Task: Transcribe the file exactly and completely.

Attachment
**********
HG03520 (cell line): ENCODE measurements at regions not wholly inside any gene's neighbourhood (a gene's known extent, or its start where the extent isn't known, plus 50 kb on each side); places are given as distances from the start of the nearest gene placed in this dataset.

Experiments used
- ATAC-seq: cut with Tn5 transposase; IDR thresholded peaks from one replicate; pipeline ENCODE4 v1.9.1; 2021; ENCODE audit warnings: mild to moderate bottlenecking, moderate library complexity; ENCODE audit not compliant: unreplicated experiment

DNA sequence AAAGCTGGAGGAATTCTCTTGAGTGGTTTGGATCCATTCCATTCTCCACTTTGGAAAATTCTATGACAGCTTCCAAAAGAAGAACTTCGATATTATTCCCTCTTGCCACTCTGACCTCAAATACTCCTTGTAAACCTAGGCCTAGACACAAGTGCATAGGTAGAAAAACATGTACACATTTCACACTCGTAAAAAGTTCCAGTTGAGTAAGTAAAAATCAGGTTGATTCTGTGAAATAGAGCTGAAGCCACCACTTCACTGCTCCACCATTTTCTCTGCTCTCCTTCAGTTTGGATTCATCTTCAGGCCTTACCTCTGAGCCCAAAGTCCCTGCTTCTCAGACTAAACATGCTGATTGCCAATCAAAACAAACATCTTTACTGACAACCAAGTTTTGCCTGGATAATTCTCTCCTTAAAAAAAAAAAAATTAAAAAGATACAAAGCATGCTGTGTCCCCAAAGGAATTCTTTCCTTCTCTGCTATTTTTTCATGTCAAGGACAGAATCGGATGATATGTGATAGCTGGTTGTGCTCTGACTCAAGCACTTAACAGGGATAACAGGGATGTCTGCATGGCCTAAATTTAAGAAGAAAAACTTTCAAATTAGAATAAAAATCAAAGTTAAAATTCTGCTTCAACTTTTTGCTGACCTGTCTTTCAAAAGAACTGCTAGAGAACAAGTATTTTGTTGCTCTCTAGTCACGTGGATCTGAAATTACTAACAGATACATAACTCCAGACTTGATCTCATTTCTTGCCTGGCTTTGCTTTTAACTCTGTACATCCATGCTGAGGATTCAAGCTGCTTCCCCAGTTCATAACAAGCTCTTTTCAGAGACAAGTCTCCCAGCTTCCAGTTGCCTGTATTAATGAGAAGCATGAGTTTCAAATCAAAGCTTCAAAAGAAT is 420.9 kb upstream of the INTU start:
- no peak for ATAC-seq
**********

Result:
HG03520 (cell line): ENCODE measurements at regions not wholly inside any gene's neighbourhood (a gene's known extent, or its start where the extent isn't known, plus 50 kb on each side); places are given as distances from the start of the nearest gene placed in this dataset.

Experiments used
- ATAC-seq: cut with Tn5 transposase; IDR thresholded peaks from one replicate; pipeline ENCODE4 v1.9.1; 2021; ENCODE audit warnings: mild to moderate bottlenecking, moderate library complexity; ENCODE audit not compliant: unreplicated experiment

DNA sequence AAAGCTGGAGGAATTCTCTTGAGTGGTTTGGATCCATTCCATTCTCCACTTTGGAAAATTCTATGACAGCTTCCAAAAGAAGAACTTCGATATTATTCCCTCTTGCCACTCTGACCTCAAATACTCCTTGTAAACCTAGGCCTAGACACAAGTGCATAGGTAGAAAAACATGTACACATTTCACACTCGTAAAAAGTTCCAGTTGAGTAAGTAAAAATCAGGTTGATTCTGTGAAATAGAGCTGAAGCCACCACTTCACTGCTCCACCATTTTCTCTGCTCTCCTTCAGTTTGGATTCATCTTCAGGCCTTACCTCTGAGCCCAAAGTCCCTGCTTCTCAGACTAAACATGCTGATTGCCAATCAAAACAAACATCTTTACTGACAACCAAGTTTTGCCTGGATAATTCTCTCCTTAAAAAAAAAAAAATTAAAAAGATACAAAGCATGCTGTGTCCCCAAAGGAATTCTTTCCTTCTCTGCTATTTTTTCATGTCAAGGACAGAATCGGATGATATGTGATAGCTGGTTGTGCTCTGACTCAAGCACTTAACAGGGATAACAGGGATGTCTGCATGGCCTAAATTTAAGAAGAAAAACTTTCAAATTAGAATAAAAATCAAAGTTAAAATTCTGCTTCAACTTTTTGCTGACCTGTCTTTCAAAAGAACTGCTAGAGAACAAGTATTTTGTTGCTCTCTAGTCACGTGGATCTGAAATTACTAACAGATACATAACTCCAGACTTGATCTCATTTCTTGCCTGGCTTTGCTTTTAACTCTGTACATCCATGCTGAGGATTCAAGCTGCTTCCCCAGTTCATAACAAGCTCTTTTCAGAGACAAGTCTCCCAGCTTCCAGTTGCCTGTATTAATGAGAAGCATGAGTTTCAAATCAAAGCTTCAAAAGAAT is 420.9 kb upstream of the INTU start:
- no peak for ATAC-seq